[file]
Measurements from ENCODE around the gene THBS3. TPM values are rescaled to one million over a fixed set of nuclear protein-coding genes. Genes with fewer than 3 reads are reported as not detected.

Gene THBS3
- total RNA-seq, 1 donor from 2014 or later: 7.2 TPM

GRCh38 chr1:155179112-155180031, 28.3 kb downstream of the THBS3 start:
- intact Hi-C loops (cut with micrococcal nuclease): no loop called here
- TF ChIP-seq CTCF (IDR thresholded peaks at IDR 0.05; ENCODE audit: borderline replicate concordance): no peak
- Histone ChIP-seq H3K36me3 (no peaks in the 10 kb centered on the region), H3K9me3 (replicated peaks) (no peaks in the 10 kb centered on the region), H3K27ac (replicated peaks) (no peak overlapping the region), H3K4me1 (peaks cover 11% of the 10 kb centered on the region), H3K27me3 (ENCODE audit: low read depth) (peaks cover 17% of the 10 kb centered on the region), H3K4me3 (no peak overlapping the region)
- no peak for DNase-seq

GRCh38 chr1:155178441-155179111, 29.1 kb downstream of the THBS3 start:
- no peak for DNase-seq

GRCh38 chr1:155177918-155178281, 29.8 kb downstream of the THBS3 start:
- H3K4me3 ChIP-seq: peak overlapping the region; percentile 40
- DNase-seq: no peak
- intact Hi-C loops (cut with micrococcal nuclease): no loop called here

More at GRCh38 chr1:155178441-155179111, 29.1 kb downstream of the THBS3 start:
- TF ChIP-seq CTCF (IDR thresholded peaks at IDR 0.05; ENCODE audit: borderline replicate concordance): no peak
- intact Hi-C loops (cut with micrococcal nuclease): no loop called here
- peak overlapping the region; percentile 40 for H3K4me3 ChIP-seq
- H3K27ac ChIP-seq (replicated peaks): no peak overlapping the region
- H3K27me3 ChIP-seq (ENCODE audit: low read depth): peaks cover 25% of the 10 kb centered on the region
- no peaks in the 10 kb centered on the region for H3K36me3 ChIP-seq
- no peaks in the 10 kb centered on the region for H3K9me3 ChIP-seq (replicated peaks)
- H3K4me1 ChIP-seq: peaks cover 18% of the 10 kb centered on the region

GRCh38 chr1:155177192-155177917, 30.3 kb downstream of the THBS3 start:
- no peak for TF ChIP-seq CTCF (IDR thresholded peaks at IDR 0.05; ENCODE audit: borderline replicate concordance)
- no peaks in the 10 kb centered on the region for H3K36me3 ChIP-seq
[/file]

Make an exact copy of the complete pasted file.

Measurements from ENCODE around the gene THBS3. TPM values are rescaled to one million over a fixed set of nuclear protein-coding genes. Genes with fewer than 3 reads are reported as not detected.

Gene THBS3
- total RNA-seq, 1 donor from 2014 or later: 7.2 TPM

GRCh38 chr1:155179112-155180031, 28.3 kb downstream of the THBS3 start:
- intact Hi-C loops (cut with micrococcal nuclease): no loop called here
- TF ChIP-seq CTCF (IDR thresholded peaks at IDR 0.05; ENCODE audit: borderline replicate concordance): no peak
- Histone ChIP-seq H3K36me3 (no peaks in the 10 kb centered on the region), H3K9me3 (replicated peaks) (no peaks in the 10 kb centered on the region), H3K27ac (replicated peaks) (no peak overlapping the region), H3K4me1 (peaks cover 11% of the 10 kb centered on the region), H3K27me3 (ENCODE audit: low read depth) (peaks cover 17% of the 10 kb centered on the region), H3K4me3 (no peak overlapping the region)
- no peak for DNase-seq

GRCh38 chr1:155178441-155179111, 29.1 kb downstream of the THBS3 start:
- no peak for DNase-seq

GRCh38 chr1:155177918-155178281, 29.8 kb downstream of the THBS3 start:
- H3K4me3 ChIP-seq: peak overlapping the region; percentile 40
- DNase-seq: no peak
- intact Hi-C loops (cut with micrococcal nuclease): no loop called here

More at GRCh38 chr1:155178441-155179111, 29.1 kb downstream of the THBS3 start:
- TF ChIP-seq CTCF (IDR thresholded peaks at IDR 0.05; ENCODE audit: borderline replicate concordance): no peak
- intact Hi-C loops (cut with micrococcal nuclease): no loop called here
- peak overlapping the region; percentile 40 for H3K4me3 ChIP-seq
- H3K27ac ChIP-seq (replicated peaks): no peak overlapping the region
- H3K27me3 ChIP-seq (ENCODE audit: low read depth): peaks cover 25% of the 10 kb centered on the region
- no peaks in the 10 kb centered on the region for H3K36me3 ChIP-seq
- no peaks in the 10 kb centered on the region for H3K9me3 ChIP-seq (replicated peaks)
- H3K4me1 ChIP-seq: peaks cover 18% of the 10 kb centered on the region

GRCh38 chr1:155177192-155177917, 30.3 kb downstream of the THBS3 start:
- no peak for TF ChIP-seq CTCF (IDR thresholded peaks at IDR 0.05; ENCODE audit: borderline replicate concordance)
- no peaks in the 10 kb centered on the region for H3K36me3 ChIP-seq